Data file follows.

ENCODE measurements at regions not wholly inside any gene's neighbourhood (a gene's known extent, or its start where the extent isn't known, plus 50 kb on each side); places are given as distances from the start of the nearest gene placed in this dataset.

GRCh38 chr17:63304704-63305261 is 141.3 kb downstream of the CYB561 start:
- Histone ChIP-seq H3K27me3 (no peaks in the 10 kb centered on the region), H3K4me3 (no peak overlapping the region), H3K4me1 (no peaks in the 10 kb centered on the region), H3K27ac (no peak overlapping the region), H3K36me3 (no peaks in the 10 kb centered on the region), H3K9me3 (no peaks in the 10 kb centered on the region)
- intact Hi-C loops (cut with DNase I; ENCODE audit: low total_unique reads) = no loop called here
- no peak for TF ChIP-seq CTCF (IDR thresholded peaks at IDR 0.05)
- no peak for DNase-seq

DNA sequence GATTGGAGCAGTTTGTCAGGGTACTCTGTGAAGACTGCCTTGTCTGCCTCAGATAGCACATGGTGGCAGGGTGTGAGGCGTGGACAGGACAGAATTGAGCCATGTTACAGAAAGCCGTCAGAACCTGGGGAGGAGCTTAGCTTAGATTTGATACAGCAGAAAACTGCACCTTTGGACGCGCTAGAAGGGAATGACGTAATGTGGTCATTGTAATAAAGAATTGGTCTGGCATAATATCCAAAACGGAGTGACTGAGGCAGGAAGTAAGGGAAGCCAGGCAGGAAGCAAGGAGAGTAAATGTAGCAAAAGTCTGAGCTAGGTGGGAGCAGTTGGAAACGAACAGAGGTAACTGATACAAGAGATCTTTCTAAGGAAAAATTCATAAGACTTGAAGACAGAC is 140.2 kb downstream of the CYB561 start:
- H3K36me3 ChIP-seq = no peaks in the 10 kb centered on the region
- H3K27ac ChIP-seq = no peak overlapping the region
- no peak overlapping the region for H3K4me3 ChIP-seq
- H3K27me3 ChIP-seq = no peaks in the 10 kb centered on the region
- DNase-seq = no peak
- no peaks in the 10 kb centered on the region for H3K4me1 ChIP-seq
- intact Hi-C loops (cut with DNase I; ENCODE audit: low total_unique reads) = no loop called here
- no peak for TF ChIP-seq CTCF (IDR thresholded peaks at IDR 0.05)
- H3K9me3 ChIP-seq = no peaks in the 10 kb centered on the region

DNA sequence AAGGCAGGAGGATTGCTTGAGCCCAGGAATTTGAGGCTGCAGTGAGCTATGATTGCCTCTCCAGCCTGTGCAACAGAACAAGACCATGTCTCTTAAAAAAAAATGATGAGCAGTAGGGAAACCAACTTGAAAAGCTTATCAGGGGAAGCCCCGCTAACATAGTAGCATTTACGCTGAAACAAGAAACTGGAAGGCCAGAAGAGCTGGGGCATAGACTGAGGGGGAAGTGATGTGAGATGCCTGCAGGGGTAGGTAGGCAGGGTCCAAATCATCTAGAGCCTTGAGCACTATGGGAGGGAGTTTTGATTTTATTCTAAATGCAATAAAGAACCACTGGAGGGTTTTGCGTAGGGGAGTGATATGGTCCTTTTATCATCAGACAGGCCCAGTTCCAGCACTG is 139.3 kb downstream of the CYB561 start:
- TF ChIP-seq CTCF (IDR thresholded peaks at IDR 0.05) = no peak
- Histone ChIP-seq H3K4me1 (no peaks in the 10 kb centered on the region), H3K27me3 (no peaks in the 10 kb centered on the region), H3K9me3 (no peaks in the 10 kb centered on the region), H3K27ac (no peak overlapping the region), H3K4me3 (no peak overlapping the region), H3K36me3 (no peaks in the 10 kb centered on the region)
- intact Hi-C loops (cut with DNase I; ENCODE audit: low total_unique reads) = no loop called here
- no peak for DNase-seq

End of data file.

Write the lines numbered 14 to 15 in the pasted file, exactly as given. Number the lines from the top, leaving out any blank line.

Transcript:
- intact Hi-C loops (cut with DNase I; ENCODE audit: low total_unique reads) = no loop called here
- no peak for TF ChIP-seq CTCF (IDR thresholded peaks at IDR 0.05)